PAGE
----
Monday, December 26, 2011

On the Drinking of Meths

If this blog has failed to notice Christmas, it's because the blogger has been rather busy noticing it in person. The suckling pig was excellent, the beer suitably cold, the presents perfectly chosen and the company very agreeable. The weather has been cold and sunny, making it possible to run and ride enough to make room for the piglet, and to avoid the preparation of it. In short, Christmas as it should be. I hope readers can all say the same.

And now, in the interests o fbalance, a post about the observation of human misery.

The highest expression of human desperation is to me the drinking of meths. When exposed in London to all kinds of human life, including all kinds of human suffering, the lowest of the low, those so far lost to any possibility of a return to humanity and happiness that they could not remember being human or conceive of becoming so once again (that's how I imagined it) were the meths drinkers.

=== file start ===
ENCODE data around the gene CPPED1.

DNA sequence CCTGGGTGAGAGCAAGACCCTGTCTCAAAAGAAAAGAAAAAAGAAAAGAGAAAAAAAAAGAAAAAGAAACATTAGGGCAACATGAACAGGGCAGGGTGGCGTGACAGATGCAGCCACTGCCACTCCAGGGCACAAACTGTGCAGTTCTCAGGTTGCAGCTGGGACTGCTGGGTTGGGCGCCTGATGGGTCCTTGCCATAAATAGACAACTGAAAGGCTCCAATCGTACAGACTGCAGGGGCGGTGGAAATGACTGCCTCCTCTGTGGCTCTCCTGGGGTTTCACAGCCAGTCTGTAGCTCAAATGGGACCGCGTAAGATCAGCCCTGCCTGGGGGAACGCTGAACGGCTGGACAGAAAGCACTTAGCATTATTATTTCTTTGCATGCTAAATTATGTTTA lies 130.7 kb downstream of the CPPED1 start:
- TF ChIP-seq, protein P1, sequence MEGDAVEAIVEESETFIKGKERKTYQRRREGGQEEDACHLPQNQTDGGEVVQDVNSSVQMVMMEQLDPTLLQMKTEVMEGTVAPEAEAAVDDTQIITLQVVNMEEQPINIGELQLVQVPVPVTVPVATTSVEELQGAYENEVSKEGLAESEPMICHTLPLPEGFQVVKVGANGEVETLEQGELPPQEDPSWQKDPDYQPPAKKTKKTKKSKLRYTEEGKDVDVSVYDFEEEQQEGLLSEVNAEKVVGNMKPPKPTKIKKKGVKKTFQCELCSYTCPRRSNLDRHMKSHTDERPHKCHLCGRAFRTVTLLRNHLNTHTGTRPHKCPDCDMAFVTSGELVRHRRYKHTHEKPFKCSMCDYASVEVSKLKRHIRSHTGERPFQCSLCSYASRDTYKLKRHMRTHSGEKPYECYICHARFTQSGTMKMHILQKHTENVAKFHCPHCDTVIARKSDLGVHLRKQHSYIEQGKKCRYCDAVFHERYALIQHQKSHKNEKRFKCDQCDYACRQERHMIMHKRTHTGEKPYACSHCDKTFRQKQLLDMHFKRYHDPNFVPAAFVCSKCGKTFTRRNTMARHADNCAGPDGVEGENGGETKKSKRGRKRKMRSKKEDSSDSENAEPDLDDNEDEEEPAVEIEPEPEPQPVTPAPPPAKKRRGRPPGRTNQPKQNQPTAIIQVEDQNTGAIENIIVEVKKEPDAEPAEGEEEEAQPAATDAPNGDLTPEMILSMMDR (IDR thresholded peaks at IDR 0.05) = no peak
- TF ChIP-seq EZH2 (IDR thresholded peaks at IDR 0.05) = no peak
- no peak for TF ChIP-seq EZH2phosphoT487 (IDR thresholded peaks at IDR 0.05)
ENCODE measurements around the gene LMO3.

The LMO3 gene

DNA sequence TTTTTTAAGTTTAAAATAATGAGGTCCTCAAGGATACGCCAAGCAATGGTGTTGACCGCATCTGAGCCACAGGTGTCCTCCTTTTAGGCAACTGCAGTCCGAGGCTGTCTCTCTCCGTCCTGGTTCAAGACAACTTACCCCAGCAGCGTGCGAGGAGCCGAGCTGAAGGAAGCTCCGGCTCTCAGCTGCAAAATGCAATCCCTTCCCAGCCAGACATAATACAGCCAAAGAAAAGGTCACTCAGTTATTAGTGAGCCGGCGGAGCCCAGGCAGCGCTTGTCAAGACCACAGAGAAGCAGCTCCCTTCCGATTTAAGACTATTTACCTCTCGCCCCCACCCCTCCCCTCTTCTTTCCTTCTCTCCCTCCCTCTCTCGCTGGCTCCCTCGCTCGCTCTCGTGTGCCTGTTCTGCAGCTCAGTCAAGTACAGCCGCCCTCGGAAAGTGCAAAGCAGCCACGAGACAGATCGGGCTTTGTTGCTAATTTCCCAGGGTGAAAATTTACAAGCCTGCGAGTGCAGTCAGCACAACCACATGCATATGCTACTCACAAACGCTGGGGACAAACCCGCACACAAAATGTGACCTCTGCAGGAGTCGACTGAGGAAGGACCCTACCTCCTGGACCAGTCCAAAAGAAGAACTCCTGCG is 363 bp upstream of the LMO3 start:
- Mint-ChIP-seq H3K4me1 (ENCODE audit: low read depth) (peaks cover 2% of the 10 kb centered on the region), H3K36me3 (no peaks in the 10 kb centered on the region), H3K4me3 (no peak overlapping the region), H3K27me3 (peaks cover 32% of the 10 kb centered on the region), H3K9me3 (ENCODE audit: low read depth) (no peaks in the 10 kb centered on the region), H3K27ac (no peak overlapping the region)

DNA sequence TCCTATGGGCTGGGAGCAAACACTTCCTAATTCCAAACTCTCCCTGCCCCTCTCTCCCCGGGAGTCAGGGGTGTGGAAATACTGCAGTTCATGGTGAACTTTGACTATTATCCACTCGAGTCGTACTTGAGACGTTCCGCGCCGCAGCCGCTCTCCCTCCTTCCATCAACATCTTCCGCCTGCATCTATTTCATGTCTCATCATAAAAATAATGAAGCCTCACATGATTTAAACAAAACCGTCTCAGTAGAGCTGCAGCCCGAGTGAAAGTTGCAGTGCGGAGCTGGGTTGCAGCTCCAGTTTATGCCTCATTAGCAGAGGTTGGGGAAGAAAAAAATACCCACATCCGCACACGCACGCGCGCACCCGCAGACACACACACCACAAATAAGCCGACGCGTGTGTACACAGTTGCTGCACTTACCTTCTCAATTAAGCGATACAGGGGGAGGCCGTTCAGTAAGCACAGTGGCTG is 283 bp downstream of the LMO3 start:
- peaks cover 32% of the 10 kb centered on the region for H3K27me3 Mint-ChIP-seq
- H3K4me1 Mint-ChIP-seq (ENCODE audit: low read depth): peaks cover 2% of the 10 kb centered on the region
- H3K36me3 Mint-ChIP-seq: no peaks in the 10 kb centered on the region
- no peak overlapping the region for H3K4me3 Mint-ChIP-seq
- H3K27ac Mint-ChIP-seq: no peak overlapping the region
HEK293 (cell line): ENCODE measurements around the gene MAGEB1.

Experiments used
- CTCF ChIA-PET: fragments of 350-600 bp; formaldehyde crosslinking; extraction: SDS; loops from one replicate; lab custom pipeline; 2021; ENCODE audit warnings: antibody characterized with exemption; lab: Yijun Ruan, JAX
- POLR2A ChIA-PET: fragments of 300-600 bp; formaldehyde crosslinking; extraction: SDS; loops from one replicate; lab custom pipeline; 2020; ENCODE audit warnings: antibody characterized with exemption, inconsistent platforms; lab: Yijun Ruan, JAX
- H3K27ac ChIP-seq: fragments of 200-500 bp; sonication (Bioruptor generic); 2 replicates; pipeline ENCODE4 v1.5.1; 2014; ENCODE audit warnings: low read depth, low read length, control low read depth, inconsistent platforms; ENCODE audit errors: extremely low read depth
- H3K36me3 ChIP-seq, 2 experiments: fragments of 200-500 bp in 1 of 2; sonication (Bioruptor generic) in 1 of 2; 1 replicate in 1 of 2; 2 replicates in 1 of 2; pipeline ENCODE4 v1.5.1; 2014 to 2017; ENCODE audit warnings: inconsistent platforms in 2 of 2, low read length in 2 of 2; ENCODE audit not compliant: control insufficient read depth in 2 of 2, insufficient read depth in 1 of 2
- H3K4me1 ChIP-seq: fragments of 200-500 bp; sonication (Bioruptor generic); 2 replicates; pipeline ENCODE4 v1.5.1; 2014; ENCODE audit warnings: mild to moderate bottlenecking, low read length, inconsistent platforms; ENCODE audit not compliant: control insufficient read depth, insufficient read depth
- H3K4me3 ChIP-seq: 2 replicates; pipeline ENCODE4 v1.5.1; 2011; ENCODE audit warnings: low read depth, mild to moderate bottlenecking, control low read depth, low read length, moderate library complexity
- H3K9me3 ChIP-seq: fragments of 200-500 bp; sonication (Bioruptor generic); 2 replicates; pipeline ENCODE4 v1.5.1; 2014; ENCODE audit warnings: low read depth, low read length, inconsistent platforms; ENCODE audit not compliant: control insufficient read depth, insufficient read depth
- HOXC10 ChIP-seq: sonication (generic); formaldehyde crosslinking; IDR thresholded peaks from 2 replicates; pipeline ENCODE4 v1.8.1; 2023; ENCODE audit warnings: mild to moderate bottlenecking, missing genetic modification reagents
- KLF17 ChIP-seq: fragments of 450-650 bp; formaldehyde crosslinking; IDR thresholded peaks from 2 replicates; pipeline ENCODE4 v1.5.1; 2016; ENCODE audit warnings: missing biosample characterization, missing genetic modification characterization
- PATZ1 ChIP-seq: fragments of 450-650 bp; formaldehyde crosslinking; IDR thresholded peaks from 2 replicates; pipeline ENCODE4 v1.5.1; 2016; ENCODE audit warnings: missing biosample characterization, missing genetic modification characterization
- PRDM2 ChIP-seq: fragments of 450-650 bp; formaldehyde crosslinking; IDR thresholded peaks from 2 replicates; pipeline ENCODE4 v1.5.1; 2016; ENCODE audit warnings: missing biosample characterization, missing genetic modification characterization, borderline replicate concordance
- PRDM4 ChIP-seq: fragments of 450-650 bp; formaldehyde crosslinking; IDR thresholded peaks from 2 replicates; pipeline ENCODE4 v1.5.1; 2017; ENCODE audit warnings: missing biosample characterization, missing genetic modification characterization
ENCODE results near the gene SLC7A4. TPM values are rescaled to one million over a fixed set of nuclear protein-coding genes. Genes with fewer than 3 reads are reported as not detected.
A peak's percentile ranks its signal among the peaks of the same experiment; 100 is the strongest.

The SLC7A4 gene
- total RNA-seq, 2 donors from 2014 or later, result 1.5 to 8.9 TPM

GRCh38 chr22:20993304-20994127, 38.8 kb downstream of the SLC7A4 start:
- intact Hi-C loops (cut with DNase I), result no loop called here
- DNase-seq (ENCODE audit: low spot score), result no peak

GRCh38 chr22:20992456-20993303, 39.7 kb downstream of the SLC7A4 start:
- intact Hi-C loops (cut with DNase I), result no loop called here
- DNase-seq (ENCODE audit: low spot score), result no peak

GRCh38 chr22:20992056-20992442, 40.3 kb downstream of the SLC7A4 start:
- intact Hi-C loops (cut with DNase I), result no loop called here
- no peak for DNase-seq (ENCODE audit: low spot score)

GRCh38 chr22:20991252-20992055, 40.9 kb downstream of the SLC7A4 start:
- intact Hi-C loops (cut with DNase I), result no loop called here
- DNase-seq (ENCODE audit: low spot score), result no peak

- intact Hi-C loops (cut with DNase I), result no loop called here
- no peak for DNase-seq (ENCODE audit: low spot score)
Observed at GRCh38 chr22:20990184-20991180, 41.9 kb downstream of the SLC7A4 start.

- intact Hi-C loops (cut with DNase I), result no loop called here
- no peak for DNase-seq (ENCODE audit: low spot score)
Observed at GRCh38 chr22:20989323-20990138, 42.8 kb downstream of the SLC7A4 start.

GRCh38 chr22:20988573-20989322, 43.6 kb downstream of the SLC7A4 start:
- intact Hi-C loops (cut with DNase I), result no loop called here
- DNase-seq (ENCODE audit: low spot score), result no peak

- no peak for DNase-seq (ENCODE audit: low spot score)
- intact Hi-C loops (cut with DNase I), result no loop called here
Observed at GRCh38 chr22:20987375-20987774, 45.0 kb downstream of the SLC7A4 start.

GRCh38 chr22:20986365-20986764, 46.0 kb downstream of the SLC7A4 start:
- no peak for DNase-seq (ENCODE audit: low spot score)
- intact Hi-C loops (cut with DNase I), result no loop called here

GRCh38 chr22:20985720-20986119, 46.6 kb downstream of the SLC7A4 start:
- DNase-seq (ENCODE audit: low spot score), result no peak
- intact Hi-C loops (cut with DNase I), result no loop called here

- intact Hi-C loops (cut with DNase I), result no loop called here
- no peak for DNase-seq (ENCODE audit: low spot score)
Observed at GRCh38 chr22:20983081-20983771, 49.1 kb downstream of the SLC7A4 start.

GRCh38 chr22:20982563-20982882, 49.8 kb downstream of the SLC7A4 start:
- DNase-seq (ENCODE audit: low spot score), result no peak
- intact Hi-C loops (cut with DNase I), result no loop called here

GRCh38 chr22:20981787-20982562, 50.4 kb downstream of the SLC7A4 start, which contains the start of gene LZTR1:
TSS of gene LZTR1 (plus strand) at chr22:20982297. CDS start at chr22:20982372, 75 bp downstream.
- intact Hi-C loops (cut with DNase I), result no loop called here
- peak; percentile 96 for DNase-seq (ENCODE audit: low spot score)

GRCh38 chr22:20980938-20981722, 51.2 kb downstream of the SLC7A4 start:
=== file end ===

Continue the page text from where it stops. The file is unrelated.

I saw them regularly in Euston Square. I wouldn't even call it misery. My impression, rightly or wrongly, was that they were beyond any experience of emotional suffering. It was a world I could observe but not imagine, as it was so far from my understanding.

The image of figures that had once been people, sipping purple fluid from glass tubes or some makeshift container, a barely discernible vapour rising from the surface, is fixed in my mind, so firmly that it is almost certainly not real. But they were there, on the grass under the trees when it was warm, on the benches when it was cold or wet. And not only in Euston Square, though that is where I remember them.